"What is the purpose of the scene in which Oedipus bids farewell to Antigone and Ismene?"
After he blinds himself Oedipus must obey his earlier decree in which he said he would rid Thebes of his father's killer. Since that is himself, Oedipus thus imposes self-exile.
He pities his two daughters Antigone and Ismene most, since they are innocent victims of his murder and incest. They will never find husbands or secure dowries. He knows they are cursed:
As to my children's children still must cling,
For what of infamy is lacking here?
"Their father slew his father, sowed the seed
Where he himself was gendered, and begat
These maidens at the source wherefrom he sprang."
Such are the gibes that men will cast at you.
Who then will wed you? None, I ween, but ye
Must pine, poor maids, in single barrenness.
O Prince, Menoeceus' son, to thee, I turn,
With the it rests to father them, for we
Their natural parents, both of us, are lost.
O leave them not to wander poor, unwed,
Thy kin, nor let them share my low estate.
At first, Oedipus wants both his children/sisters to escort him, but Creon forbids it. Later, we know in Oedipus at Colonus, it will be Antigone who will escort into his final resting place.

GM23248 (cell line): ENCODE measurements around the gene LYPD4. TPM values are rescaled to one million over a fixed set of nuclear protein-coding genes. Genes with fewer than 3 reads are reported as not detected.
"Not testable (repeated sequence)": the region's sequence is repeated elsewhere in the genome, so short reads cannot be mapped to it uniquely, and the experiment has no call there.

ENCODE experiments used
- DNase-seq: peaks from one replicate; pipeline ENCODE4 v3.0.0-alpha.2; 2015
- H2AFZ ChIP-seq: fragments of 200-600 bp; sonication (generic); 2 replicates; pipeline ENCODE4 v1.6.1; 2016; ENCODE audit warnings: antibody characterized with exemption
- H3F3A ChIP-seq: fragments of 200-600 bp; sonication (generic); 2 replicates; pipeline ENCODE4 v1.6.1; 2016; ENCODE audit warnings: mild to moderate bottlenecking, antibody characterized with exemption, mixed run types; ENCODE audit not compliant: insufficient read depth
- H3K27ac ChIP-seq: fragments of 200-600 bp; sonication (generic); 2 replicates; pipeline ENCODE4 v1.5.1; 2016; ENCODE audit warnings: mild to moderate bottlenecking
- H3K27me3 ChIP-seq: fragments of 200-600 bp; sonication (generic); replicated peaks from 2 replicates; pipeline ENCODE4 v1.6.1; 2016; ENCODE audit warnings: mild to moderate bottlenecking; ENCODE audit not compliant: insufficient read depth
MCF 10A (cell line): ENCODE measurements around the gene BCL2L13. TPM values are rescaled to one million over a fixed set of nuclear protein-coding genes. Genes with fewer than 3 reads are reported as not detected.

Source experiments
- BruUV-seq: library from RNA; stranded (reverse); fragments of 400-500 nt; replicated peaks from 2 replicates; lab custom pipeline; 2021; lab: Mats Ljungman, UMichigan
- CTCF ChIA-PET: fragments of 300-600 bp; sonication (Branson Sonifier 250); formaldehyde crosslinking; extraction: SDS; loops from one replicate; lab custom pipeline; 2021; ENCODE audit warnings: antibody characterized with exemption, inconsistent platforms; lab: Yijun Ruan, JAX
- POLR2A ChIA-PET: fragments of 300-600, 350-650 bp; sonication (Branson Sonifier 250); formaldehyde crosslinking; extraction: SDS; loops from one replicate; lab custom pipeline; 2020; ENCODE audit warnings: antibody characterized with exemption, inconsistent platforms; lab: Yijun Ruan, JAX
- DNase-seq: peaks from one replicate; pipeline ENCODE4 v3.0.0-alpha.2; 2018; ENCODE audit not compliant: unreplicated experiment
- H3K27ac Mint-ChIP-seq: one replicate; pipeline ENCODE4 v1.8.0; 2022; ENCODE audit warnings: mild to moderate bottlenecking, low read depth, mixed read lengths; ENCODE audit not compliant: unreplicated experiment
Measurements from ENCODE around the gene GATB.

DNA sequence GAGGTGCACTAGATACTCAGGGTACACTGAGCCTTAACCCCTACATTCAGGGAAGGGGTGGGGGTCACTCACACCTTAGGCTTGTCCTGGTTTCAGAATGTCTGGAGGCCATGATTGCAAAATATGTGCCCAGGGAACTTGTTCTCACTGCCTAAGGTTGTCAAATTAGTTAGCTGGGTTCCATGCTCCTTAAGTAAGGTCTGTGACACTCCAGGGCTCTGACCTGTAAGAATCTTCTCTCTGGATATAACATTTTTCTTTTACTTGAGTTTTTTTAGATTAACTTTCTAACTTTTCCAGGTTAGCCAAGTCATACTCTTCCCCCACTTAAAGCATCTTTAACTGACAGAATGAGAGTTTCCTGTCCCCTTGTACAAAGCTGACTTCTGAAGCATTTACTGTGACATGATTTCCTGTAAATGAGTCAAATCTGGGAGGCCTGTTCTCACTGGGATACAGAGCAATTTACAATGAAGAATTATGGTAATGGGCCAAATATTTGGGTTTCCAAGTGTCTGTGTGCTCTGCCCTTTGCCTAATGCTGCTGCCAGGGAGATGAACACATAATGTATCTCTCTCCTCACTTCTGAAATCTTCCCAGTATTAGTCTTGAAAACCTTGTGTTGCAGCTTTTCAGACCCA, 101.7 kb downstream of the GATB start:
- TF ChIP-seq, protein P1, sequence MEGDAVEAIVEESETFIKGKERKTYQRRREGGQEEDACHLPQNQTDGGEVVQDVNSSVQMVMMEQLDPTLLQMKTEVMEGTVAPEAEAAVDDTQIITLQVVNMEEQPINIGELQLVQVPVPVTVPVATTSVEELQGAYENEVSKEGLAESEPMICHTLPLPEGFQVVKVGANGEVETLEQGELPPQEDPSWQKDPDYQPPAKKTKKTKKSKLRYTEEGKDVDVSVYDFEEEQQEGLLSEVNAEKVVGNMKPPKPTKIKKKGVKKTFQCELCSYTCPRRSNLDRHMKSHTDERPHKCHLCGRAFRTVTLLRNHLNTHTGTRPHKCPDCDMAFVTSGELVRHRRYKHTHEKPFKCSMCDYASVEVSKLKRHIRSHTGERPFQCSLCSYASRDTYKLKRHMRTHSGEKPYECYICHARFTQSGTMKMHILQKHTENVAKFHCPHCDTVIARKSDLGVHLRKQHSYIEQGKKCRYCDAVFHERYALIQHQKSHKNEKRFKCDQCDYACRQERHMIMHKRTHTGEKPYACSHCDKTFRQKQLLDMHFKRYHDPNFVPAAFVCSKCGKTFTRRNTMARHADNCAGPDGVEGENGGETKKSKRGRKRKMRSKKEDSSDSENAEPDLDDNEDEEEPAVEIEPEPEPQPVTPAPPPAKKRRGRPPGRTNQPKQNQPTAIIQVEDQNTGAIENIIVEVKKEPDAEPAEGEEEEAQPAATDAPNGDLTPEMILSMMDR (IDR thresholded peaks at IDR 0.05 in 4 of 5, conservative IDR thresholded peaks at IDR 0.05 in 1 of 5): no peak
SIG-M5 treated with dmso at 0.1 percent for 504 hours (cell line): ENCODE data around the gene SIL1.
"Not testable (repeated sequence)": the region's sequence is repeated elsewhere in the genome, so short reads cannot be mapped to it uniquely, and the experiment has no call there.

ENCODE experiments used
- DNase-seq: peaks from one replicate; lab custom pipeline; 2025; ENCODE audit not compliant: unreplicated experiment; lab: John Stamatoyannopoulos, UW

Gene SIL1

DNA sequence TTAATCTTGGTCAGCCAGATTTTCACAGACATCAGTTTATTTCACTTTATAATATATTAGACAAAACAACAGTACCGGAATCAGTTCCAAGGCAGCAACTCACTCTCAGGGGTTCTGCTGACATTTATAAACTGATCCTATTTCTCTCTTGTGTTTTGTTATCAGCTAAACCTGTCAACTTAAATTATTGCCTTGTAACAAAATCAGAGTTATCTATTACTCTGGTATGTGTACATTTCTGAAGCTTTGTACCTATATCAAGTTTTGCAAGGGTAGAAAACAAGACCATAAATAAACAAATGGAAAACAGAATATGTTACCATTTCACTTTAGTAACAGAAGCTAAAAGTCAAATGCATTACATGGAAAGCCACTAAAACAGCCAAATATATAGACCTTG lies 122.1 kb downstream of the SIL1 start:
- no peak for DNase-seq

So says Enotes:
Oedipus entrusts his two daughters to Creon’s care, saying that with their marriage prospects totally blighted and the career world a men-only place they must be protected. The new ruler promises the broken, blind king that he will take care of the two little girls, Antigone and Ismene. Oedipus says he is less worried about his sons. They will be more able than his daughters to make places in the world for themselves because men have more opportunities, he says.
This scene is bittersweet. Oedipus' blinding shows that he is a just ruler: he punishes himself for not knowing what he should have known. His plea to take his children with him to prevent their suffering and unhappiness also shows his compassion. Indeed, he has become a blind seer, much like Tiresias.